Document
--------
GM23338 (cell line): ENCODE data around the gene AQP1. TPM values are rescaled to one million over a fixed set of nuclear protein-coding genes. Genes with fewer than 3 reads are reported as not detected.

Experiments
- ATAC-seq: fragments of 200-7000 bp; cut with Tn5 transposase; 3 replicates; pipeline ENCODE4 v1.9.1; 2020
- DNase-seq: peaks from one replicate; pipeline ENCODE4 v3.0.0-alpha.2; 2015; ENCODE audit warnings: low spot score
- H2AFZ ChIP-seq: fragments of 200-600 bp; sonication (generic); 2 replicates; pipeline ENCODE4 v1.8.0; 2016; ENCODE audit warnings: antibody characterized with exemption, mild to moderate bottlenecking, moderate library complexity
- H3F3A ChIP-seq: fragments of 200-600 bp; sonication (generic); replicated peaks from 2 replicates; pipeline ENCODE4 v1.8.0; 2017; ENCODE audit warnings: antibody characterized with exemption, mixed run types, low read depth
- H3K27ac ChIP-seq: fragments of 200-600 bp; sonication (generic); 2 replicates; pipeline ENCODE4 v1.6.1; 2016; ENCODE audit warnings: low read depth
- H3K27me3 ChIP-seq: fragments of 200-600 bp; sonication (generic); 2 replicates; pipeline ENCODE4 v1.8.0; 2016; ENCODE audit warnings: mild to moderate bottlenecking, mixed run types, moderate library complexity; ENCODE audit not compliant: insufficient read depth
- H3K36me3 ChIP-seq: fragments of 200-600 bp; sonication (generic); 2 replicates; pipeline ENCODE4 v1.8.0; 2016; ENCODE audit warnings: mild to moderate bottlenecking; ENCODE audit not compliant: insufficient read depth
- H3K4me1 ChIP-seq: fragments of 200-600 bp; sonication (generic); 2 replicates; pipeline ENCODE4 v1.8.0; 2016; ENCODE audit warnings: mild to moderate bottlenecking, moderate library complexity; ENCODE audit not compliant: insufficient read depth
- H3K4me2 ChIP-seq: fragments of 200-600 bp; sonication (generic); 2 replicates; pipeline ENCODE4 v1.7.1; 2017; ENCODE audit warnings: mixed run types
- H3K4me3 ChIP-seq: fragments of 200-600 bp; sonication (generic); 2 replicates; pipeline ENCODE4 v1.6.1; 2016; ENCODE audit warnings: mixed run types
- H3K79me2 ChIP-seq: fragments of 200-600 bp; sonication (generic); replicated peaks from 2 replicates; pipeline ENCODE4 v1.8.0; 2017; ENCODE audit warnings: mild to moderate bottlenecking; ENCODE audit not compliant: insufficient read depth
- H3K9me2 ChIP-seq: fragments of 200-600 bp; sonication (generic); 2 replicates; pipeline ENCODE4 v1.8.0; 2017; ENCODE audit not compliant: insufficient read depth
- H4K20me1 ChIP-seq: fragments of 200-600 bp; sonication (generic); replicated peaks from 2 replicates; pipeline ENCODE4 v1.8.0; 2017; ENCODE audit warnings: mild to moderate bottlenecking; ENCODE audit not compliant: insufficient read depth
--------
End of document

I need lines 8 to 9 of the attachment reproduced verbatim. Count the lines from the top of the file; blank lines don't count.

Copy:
- H3K27me3 ChIP-seq: fragments of 200-600 bp; sonication (generic); 2 replicates; pipeline ENCODE4 v1.8.0; 2016; ENCODE audit warnings: mild to moderate bottlenecking, mixed run types, moderate library complexity; ENCODE audit not compliant: insufficient read depth
- H3K36me3 ChIP-seq: fragments of 200-600 bp; sonication (generic); 2 replicates; pipeline ENCODE4 v1.8.0; 2016; ENCODE audit warnings: mild to moderate bottlenecking; ENCODE audit not compliant: insufficient read depth